After he won his nobel, I thought it’d be good to read some of his books. Fortunately, Tyler Cowen was discussing Krugman’s books and ranking them relative to each other. Peddling Prosperity was his favorite, so I checked it out of the library.

Krugman does a good job of laying out the examples clearly, illustrating what academic economists thought about the big proposals from each side (basically, that both Supply Side and Strategic Trade are exaggerations or misconceptions from non-economists that filled politician’s needs).

Along the way, he provides a lot of clear description of economic thought and application. The review the 70s and 80s data from several different perspectives and testing against several different frameworks did a great job of explaining where the errors crept in– and helped correct some residual misconceptions I still had.

The book is engaging written– I look forward to reading several more.

Perfume: The Story of a Murderer by Patrick Suskind

I just completed this fantastical book set in the late 18th century. It’s well written, an interesting portrait of a character that’s hard to like, though sympathy for him is possible.

Basically, it’s a story of an unwanted kid who has an incredible sense of smell and a disturbing lack of odor. He exists, occasionally acting, frequently justifying long asides about other characters and locations– kind of a stream of consciousness world building interwoven in a sparse story.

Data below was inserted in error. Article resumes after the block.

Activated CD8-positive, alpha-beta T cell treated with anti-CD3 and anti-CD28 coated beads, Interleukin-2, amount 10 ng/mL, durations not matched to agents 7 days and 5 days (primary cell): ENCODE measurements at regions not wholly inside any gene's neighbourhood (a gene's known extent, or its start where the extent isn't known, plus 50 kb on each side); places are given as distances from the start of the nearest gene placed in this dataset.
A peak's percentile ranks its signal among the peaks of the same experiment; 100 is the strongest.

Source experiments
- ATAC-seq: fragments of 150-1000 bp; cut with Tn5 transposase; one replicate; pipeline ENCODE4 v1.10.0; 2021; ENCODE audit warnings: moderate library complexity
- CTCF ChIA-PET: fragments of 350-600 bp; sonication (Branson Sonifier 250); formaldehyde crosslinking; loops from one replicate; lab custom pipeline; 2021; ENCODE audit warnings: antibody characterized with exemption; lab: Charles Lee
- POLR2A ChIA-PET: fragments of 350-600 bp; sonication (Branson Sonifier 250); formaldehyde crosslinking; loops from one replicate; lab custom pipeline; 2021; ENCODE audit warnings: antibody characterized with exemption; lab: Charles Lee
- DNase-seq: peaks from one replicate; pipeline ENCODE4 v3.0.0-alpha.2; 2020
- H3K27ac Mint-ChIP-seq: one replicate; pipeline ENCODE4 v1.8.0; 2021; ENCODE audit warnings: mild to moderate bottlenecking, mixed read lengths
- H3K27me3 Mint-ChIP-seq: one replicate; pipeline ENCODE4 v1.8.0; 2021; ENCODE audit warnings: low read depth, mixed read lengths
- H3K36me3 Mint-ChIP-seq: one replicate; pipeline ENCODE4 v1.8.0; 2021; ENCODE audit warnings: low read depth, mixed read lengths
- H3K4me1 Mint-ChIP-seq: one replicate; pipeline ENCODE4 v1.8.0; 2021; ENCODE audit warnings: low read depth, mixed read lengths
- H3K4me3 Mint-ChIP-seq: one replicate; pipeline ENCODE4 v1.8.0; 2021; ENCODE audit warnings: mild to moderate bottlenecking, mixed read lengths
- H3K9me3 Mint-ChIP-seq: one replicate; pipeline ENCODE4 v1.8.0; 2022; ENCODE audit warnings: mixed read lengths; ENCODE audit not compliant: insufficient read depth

The main character tries to get along (usually, until late in the book he starts planning and executing his murders), but fate intervenes, slapping him down. Usually with an illness. Then he moves on to a new phase of his life (apprenticeship, etc.) and the author kills off whoever his last caretaker or boss was, in a completely random way.

In the end it was interesting– a bit of a stretch from my normal reading. Like many period authors (or mystery writers), he spends time talking about a hobby/profession in detail– perfume making in this book. It’s interesting and well done– Grenouille learns about beside us and the info-dump on the process is well done.

Canceled Game: Friday October 24th

Update: Dad’s car has broken down and Ben was ambushed with divorce, etc. paperwork. We’ll cancel this week. We were already going to skip Halloween so parents and kids can enjoy the night together. Is sounds like our next session will be Friday, November 7th.